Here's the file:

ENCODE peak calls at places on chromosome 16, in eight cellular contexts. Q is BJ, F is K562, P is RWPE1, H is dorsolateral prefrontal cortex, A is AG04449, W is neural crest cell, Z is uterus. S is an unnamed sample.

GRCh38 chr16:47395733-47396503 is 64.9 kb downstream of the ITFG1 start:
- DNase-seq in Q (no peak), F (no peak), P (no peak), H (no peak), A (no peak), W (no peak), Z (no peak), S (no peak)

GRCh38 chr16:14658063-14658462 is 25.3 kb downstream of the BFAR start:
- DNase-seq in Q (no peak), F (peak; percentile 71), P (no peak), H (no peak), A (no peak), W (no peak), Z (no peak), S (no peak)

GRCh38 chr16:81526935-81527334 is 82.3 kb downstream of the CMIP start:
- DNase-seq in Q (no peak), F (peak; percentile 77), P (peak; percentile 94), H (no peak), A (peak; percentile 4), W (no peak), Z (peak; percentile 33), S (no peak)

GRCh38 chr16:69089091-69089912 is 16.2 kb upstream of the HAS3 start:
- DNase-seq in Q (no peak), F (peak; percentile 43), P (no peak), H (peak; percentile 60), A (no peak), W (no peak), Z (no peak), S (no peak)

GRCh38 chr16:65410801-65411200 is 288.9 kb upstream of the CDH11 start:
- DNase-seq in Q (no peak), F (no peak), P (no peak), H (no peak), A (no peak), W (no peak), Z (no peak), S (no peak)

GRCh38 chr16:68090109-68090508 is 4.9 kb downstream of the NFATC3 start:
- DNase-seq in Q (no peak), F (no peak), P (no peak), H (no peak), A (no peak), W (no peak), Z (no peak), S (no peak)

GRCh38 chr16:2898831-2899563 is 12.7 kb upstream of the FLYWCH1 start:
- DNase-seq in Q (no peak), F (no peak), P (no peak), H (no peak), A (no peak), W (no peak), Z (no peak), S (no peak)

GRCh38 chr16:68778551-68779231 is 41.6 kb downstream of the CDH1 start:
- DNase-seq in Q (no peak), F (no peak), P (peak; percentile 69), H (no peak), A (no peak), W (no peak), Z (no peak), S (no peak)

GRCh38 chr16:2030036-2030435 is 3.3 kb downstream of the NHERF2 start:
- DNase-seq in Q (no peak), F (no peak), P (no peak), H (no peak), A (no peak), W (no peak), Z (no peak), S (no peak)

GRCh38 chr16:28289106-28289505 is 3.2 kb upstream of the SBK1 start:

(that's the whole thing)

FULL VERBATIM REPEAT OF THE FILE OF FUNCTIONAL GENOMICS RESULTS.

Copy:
ENCODE peak calls at places on chromosome 16, in eight cellular contexts. Q is BJ, F is K562, P is RWPE1, H is dorsolateral prefrontal cortex, A is AG04449, W is neural crest cell, Z is uterus. S is an unnamed sample.

GRCh38 chr16:47395733-47396503 is 64.9 kb downstream of the ITFG1 start:
- DNase-seq in Q (no peak), F (no peak), P (no peak), H (no peak), A (no peak), W (no peak), Z (no peak), S (no peak)

GRCh38 chr16:14658063-14658462 is 25.3 kb downstream of the BFAR start:
- DNase-seq in Q (no peak), F (peak; percentile 71), P (no peak), H (no peak), A (no peak), W (no peak), Z (no peak), S (no peak)

GRCh38 chr16:81526935-81527334 is 82.3 kb downstream of the CMIP start:
- DNase-seq in Q (no peak), F (peak; percentile 77), P (peak; percentile 94), H (no peak), A (peak; percentile 4), W (no peak), Z (peak; percentile 33), S (no peak)

GRCh38 chr16:69089091-69089912 is 16.2 kb upstream of the HAS3 start:
- DNase-seq in Q (no peak), F (peak; percentile 43), P (no peak), H (peak; percentile 60), A (no peak), W (no peak), Z (no peak), S (no peak)

GRCh38 chr16:65410801-65411200 is 288.9 kb upstream of the CDH11 start:
- DNase-seq in Q (no peak), F (no peak), P (no peak), H (no peak), A (no peak), W (no peak), Z (no peak), S (no peak)

GRCh38 chr16:68090109-68090508 is 4.9 kb downstream of the NFATC3 start:
- DNase-seq in Q (no peak), F (no peak), P (no peak), H (no peak), A (no peak), W (no peak), Z (no peak), S (no peak)

GRCh38 chr16:2898831-2899563 is 12.7 kb upstream of the FLYWCH1 start:
- DNase-seq in Q (no peak), F (no peak), P (no peak), H (no peak), A (no peak), W (no peak), Z (no peak), S (no peak)

GRCh38 chr16:68778551-68779231 is 41.6 kb downstream of the CDH1 start:
- DNase-seq in Q (no peak), F (no peak), P (peak; percentile 69), H (no peak), A (no peak), W (no peak), Z (no peak), S (no peak)

GRCh38 chr16:2030036-2030435 is 3.3 kb downstream of the NHERF2 start:
- DNase-seq in Q (no peak), F (no peak), P (no peak), H (no peak), A (no peak), W (no peak), Z (no peak), S (no peak)

GRCh38 chr16:28289106-28289505 is 3.2 kb upstream of the SBK1 start: